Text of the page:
United Methodist bishops acknowledge breakup is imminent

FILE - A gay pride rainbow flag flies along with the U.S. flag in front of the Asbury United Methodist Church in Prairie Village, Kan., on April 19, 2019. The United Methodist Church's Council of Bishops, ending a five-day meeting on Friday, April 29, 2022, acknowledged the inevitable breakup of their denomination, which will gain momentum during the weekend with the launch of a global movement led by theologically conservative Methodists. (AP Photo/Charlie Riedel, File) (ASSOCIATED PRESS)
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The United Methodist Church’s Council of Bishops, ending a five-day meeting Friday, acknowledged the inevitable breakup of their denomination – a schism that will widen this weekend with the launch of a global movement led by theologically conservative Methodists.

The breakaway denomination, called the Global Methodist Church, will officially exist as of Sunday. Its leaders have been exasperated by liberal churches’ continued defiance of UMC bans on same-sex marriage and the ordination of openly gay clergy.

Bishop Thomas Bickerton, who became the Council of Bishops’ new president Friday, described the launch of the new movement as a “sad and sobering reality.” Bickerton said he regrets any departure from the UMC and values the denomination’s diversity of thought.

“There is no perfect church,” he said. “The constant fighting, the vitriolic rhetoric, the punitive behaviors have no place in how we preserve and promote our witness as Christian believers.”

He said he prays the infighting will stop and the UMC will rediscover its mission to make disciples for Christ. He urged the UMC, even as it suffers defections, to think of May 1 as its launch day as well.

“We are the United Methodist Church not interested in continuing sexism, racism, homophobia, irrelevancy and decline,” he said. “What we are interested in is a discovery of what God has in mind for us on the horizon as the next expression of who we are as United Methodists.”

Bickerton, who heads the UMC’s New York City region, succeeded Louisiana-based Cynthia Fierro Harvey as president of the bishops’ council.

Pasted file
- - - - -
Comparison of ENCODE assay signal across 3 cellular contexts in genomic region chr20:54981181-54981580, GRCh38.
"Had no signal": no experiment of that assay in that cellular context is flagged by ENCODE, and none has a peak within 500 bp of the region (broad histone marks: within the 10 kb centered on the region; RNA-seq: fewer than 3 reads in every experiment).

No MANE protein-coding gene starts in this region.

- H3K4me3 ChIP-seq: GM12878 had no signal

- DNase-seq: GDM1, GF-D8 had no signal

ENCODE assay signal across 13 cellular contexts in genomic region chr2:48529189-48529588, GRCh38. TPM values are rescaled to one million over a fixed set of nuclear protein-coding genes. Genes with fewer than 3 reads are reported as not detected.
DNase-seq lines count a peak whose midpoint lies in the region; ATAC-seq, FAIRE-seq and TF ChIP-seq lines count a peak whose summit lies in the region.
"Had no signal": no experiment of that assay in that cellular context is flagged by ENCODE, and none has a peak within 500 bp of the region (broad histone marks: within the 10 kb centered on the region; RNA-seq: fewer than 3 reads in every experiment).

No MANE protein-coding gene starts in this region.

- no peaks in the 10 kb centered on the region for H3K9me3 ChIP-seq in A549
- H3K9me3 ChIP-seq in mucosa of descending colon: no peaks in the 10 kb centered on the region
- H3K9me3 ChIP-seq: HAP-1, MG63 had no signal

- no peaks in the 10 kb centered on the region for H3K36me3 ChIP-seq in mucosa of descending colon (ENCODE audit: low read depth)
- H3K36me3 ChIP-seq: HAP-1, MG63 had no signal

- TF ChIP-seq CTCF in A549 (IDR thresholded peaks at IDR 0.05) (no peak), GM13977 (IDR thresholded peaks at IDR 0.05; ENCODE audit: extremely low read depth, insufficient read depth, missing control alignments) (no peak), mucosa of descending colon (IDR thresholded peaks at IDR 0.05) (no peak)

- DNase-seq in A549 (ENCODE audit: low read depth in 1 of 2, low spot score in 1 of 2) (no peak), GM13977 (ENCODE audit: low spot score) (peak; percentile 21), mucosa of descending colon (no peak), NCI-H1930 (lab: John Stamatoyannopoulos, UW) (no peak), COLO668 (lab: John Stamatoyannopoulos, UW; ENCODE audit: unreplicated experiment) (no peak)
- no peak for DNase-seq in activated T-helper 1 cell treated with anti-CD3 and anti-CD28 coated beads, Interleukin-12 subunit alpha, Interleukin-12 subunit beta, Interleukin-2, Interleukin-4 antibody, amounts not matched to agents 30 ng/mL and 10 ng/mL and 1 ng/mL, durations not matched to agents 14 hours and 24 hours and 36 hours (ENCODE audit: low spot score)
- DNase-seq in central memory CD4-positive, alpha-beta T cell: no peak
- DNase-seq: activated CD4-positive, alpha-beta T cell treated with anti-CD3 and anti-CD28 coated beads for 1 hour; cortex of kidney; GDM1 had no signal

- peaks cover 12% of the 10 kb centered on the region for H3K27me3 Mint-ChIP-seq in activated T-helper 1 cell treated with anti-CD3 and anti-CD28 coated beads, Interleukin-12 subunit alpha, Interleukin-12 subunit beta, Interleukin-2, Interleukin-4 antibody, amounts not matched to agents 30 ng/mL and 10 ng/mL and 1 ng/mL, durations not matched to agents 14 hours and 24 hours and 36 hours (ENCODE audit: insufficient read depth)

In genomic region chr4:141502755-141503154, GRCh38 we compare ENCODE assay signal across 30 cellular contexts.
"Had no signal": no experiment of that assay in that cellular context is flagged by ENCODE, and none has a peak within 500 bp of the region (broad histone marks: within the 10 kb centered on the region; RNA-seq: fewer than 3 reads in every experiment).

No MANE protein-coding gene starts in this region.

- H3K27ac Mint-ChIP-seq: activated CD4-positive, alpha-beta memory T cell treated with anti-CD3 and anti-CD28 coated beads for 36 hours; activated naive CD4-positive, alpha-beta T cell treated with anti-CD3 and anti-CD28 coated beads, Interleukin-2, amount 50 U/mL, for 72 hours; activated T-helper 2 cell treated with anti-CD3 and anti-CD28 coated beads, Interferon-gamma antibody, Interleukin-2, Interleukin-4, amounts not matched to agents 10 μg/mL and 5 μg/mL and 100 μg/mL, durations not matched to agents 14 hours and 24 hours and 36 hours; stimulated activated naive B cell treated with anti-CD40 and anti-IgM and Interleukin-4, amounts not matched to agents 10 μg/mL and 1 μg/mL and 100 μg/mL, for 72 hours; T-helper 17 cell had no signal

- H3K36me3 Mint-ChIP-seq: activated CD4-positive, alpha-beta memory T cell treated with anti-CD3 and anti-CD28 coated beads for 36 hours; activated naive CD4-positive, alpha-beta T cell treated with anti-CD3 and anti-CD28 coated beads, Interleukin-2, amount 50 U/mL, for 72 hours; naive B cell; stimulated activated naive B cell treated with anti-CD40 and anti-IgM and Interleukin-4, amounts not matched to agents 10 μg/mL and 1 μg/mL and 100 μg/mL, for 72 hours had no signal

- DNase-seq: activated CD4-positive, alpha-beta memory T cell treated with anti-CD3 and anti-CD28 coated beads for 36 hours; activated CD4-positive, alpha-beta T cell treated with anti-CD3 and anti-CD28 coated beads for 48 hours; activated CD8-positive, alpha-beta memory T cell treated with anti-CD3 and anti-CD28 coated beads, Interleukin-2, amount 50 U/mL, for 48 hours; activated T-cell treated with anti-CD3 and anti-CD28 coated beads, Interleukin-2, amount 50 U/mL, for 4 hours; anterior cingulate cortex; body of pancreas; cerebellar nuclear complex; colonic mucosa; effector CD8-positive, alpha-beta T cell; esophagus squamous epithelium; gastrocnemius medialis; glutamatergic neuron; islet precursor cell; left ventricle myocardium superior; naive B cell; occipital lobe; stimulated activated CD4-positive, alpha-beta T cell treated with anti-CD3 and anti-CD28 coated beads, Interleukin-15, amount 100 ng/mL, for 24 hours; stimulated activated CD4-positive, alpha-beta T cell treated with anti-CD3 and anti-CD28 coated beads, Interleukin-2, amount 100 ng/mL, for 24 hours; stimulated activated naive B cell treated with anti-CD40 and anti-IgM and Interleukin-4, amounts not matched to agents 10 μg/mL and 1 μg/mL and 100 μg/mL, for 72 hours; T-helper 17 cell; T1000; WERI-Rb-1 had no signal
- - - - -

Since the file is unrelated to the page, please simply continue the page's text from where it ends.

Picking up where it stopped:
Harvey acknowledged the inevitable splintering of the denomination when she preached April 25 during her final address as the Council of Bishops president, “I also realize that it might be time to bless and send our sisters and brothers who cannot remain under the big tent.”

A leader of the breakaway movement indicated Sunday’s launch would take place with little fanfare.

“This is the date that we can start receiving churches as they leave the United Methodist Church, and that’s going to occur over a considerable amount of time,” said the Rev. Keith Boyette, chairman of the new denomination’s Transitional Leadership Council and a United Methodist minister in Virginia. “It’ll be more of a rolling celebration.”

Its transitional doctrine includes a belief that marriage is between one man and one woman, and clergy must adhere to it – a core point of division in the UMC for decades.

Boyette said he expects some churches and pastors to announce Sunday they are joining the Global Methodist Church. He will be among them.

“On May 1, I will no longer be a member of the United Methodist Church,” said Boyette, who has already been approved – effective Sunday -- as a clergyperson in the new denomination.

It is easier for clergy to leave the UMC than an entire church, which has to follow a layered process. As a result, Boyette expects the ranks of the Global Methodist Church will grow over time, noting that some who want to join will wait until after the UMC's 2024 General Conference – and the possible passage of a protocol that spells out details for the breakup.

Boyette criticized the actions of some members of the Council of Bishops, including the decision to further delay the General Conference. He suggested some bishops are intentionally blocking churches from using certain processes for exiting the denomination.

Global Methodist Church organizers had originally expected to launch the denomination only after the next General Conference of the UMC. That legislative body is the only one that could approve a tentative agreement — unveiled in 2020 after negotiations between conservatives, liberals and centrists — to allow churches and regional groups to leave the denomination and keep their property.

But the General Conference, originally scheduled for 2020, was already delayed for two straight years by the pandemic. In March, the UMC announced it was pushing off the next gathering yet again — to 2024 — due to long delays in the U.S. processing of visa applications. A little more than half of the denomination’s members are overseas, notably in Africa and the Philippines.

The United Methodist Church claims 6.3 million members in the U.S. and 6.5 million overseas.

Differences over same-sex marriage and the ordination of LGBTQ clergy have simmered for years in the UMC, and came to a head in 2019 at a conference in St. Louis where delegates voted 438-384 to strengthen bans on LGBTQ-inclusive practices. Most U.S.-based delegates opposed that plan and favored LGBTQ-friendly options; they were outvoted by U.S. conservatives teamed with most of the delegates from Methodist strongholds in Africa and the Philippines.

In the aftermath of that meeting, many moderate and liberal clergy made clear they would not abide by the bans, and various groups worked on proposals to let the UMC split along theological lines.

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Associated Press writer Giovanna Dell'Orto contributed to this report.

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